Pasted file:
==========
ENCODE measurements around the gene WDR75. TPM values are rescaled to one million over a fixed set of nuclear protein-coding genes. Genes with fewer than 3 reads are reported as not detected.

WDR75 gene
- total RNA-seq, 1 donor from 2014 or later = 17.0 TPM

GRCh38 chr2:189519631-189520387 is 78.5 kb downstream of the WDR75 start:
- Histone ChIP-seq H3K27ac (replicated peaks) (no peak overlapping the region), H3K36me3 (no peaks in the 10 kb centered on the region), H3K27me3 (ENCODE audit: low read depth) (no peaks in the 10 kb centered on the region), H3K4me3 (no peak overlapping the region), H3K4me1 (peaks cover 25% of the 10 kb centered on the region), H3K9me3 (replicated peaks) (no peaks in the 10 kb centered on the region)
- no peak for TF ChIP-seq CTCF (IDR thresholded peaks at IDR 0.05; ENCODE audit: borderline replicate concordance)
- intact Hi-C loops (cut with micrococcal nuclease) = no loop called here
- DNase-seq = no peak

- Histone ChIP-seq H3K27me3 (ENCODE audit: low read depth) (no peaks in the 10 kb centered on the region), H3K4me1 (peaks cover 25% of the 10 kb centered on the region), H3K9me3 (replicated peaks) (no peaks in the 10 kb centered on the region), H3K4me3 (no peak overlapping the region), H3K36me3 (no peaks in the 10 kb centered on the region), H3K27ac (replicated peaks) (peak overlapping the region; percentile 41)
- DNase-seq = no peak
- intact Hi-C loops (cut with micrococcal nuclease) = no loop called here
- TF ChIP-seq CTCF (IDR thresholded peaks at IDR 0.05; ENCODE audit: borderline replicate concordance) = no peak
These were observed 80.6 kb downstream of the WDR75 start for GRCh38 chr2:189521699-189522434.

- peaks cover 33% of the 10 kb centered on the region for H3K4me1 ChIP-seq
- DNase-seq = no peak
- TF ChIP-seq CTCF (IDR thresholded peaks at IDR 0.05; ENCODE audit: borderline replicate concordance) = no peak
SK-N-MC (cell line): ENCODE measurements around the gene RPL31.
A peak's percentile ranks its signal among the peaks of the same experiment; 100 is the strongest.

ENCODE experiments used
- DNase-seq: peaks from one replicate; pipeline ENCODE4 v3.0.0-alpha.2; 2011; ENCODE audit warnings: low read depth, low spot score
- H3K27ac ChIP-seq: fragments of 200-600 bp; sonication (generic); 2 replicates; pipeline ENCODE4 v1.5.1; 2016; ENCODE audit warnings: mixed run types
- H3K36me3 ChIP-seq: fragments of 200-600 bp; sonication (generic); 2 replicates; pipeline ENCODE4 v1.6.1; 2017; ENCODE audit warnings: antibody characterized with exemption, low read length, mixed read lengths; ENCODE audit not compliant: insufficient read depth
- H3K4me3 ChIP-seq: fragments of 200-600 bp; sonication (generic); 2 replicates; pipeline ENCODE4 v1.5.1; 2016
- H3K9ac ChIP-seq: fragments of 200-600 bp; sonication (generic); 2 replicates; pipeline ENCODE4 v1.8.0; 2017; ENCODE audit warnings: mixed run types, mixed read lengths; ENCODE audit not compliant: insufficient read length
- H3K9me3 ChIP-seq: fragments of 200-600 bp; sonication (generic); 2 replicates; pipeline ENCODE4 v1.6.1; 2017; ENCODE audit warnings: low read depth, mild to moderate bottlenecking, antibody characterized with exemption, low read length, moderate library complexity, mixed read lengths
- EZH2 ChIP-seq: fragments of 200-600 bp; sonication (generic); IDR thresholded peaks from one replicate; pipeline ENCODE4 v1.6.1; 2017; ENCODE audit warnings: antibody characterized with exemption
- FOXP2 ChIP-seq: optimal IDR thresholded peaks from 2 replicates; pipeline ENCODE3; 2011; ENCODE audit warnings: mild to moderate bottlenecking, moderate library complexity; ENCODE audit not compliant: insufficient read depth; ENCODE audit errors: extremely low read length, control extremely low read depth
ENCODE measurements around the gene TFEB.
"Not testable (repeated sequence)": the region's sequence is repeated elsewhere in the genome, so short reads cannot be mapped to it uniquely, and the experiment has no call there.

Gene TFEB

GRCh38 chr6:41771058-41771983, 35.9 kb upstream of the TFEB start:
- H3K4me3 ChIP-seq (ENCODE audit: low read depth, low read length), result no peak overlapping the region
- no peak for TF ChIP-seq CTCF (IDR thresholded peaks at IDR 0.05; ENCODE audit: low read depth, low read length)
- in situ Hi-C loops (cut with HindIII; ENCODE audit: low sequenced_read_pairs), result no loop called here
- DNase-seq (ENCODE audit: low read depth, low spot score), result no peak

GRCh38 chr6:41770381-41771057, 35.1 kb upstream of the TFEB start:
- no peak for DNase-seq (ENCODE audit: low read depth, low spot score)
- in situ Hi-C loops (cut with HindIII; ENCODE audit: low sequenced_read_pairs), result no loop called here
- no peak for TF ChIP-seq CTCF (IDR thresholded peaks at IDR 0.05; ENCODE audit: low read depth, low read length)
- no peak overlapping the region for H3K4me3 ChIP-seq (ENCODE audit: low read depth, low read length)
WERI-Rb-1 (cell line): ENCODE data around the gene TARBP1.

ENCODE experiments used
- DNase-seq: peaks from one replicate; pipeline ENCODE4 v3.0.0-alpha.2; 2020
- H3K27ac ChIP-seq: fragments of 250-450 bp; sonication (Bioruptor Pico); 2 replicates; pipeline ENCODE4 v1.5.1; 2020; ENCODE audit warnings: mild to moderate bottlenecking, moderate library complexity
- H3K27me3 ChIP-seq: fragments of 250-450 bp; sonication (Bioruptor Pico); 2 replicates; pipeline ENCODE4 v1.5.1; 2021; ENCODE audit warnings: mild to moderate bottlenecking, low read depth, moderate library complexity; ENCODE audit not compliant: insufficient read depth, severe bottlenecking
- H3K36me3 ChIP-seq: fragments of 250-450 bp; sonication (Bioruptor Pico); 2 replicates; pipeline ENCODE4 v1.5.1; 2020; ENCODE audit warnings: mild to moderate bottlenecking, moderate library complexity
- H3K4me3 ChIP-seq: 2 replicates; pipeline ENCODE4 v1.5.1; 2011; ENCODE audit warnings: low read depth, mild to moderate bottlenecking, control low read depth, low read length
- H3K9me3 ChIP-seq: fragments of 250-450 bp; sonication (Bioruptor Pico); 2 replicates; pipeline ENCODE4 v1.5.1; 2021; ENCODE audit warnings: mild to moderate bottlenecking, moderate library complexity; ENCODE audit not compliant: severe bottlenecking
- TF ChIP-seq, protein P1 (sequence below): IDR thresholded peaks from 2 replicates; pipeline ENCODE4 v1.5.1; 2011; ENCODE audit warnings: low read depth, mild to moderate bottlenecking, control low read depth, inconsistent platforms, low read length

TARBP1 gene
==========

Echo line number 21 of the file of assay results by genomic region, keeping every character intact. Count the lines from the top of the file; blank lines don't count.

- H3K27ac ChIP-seq: fragments of 200-600 bp; sonication (generic); 2 replicates; pipeline ENCODE4 v1.5.1; 2016; ENCODE audit warnings: mixed run types